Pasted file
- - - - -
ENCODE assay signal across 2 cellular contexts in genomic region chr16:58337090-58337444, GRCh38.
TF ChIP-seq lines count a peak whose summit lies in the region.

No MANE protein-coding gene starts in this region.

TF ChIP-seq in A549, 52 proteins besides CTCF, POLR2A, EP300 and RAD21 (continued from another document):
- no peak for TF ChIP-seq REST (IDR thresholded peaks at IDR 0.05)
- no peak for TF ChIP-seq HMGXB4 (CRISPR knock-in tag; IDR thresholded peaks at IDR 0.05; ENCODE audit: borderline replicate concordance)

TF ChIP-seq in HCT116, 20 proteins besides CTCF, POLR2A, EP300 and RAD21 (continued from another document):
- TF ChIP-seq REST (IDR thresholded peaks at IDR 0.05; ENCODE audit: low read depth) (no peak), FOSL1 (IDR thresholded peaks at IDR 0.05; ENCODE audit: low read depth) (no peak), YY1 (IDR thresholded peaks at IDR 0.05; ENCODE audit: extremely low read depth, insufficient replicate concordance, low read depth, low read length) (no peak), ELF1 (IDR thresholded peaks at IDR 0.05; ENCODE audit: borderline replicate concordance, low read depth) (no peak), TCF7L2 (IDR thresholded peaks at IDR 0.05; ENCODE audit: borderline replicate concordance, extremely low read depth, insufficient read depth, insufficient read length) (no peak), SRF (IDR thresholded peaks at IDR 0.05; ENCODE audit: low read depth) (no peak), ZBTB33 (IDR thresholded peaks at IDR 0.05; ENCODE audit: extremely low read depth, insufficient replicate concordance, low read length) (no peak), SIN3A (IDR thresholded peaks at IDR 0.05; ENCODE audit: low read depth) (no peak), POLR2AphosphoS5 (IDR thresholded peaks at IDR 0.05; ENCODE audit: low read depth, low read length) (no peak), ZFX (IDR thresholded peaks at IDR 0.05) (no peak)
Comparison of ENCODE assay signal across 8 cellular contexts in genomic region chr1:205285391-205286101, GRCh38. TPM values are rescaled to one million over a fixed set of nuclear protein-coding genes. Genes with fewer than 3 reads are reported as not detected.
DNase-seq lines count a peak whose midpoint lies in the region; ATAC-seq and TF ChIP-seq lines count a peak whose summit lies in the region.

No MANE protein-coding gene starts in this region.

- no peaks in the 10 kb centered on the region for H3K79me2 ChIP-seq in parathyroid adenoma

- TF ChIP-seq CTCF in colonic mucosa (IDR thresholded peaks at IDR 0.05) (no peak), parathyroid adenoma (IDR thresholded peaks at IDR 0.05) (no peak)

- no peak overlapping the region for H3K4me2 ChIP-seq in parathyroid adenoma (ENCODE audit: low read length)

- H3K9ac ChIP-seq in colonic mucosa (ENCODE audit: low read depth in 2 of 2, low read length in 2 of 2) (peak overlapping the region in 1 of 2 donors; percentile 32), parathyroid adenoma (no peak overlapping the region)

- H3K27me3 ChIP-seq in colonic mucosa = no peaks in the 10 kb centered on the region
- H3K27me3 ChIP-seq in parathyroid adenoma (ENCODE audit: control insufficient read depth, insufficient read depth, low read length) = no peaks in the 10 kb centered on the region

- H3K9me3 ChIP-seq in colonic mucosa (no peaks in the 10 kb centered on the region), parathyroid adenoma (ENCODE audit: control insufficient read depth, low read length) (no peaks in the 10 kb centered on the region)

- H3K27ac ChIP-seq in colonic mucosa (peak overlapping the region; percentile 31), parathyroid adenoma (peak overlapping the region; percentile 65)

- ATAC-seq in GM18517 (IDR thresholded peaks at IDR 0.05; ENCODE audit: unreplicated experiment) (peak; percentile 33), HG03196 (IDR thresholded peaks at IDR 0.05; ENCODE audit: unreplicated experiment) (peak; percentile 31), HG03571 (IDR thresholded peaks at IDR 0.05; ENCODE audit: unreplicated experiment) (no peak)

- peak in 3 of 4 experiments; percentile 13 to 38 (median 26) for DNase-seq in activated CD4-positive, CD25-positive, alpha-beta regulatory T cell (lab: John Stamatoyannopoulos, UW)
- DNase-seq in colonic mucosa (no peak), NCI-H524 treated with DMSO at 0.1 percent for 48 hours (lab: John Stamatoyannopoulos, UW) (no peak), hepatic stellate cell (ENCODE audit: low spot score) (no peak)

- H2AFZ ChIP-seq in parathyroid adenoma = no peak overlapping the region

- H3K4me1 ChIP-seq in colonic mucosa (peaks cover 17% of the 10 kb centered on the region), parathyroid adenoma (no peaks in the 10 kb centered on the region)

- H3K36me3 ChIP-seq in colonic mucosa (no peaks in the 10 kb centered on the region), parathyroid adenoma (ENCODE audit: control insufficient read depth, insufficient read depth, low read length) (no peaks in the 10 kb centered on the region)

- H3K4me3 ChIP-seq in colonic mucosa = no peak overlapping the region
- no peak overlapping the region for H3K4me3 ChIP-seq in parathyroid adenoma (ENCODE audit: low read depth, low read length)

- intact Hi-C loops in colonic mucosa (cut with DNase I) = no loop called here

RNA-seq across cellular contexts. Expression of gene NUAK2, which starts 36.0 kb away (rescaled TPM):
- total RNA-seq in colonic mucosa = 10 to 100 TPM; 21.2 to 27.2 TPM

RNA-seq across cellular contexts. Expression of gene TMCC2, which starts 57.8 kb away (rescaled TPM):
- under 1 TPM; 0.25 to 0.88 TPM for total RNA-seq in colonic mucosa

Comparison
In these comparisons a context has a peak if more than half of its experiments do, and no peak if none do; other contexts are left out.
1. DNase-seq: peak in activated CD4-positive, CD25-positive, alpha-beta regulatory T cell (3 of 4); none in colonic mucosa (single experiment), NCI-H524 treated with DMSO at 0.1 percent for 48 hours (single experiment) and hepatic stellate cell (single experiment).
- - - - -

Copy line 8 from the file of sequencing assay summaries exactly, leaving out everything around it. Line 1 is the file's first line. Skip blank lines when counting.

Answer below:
- TF ChIP-seq REST (IDR thresholded peaks at IDR 0.05; ENCODE audit: low read depth) (no peak), FOSL1 (IDR thresholded peaks at IDR 0.05; ENCODE audit: low read depth) (no peak), YY1 (IDR thresholded peaks at IDR 0.05; ENCODE audit: extremely low read depth, insufficient replicate concordance, low read depth, low read length) (no peak), ELF1 (IDR thresholded peaks at IDR 0.05; ENCODE audit: borderline replicate concordance, low read depth) (no peak), TCF7L2 (IDR thresholded peaks at IDR 0.05; ENCODE audit: borderline replicate concordance, extremely low read depth, insufficient read depth, insufficient read length) (no peak), SRF (IDR thresholded peaks at IDR 0.05; ENCODE audit: low read depth) (no peak), ZBTB33 (IDR thresholded peaks at IDR 0.05; ENCODE audit: extremely low read depth, insufficient replicate concordance, low read length) (no peak), SIN3A (IDR thresholded peaks at IDR 0.05; ENCODE audit: low read depth) (no peak), POLR2AphosphoS5 (IDR thresholded peaks at IDR 0.05; ENCODE audit: low read depth, low read length) (no peak), ZFX (IDR thresholded peaks at IDR 0.05) (no peak)